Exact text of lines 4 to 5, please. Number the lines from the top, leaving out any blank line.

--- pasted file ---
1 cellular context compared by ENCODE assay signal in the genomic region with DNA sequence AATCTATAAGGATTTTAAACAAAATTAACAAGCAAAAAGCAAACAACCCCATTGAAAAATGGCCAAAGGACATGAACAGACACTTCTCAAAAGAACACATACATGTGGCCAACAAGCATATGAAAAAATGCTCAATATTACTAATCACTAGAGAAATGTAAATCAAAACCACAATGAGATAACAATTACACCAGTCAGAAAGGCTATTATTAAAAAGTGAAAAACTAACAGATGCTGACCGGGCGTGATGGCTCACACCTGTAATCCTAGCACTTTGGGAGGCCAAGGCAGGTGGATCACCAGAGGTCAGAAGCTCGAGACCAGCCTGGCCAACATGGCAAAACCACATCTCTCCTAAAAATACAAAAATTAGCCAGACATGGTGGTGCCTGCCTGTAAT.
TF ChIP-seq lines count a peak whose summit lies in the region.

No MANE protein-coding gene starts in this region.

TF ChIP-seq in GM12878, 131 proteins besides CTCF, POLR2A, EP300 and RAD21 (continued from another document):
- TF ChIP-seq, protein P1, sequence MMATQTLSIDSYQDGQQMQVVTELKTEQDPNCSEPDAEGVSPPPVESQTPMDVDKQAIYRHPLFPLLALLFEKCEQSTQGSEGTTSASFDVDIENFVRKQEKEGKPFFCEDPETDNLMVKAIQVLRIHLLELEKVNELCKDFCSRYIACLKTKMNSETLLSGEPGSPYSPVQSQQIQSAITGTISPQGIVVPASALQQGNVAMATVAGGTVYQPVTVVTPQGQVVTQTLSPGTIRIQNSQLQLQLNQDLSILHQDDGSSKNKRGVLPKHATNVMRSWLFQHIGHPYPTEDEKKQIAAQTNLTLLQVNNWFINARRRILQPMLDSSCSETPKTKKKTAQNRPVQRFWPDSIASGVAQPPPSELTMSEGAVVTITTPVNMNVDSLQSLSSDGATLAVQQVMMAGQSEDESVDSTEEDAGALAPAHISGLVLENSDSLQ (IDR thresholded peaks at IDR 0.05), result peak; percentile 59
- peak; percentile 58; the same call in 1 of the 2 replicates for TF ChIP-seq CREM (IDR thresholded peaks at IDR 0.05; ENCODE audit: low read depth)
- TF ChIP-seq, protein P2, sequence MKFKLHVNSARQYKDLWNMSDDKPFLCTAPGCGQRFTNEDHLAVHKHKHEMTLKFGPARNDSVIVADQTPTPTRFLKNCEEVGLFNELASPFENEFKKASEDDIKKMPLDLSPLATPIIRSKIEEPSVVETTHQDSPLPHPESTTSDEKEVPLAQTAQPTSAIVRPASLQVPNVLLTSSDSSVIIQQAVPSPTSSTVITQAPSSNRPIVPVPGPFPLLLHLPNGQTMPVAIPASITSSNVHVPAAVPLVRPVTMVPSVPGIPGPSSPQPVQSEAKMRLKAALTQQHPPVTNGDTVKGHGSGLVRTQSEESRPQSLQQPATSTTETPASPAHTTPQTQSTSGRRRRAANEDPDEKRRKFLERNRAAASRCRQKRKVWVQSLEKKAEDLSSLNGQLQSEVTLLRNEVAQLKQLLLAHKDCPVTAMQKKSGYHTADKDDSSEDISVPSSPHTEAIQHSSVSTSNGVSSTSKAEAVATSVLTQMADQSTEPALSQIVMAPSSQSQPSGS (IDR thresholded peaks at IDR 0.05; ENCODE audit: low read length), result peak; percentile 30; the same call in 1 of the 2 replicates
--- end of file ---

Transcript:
TF ChIP-seq in GM12878, 131 proteins besides CTCF, POLR2A, EP300 and RAD21 (continued from another document):
- TF ChIP-seq, protein P1, sequence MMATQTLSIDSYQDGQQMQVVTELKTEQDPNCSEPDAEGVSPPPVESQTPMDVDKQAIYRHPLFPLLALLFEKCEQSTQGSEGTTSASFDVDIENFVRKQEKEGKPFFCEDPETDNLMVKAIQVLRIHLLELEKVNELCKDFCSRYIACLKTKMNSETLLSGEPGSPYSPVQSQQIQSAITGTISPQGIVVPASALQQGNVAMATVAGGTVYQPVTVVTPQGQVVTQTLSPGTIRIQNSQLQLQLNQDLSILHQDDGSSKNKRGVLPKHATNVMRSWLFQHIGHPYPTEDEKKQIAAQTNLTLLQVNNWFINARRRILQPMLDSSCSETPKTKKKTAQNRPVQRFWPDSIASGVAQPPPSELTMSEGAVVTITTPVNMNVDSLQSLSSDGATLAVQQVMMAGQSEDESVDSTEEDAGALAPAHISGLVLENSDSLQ (IDR thresholded peaks at IDR 0.05), result peak; percentile 59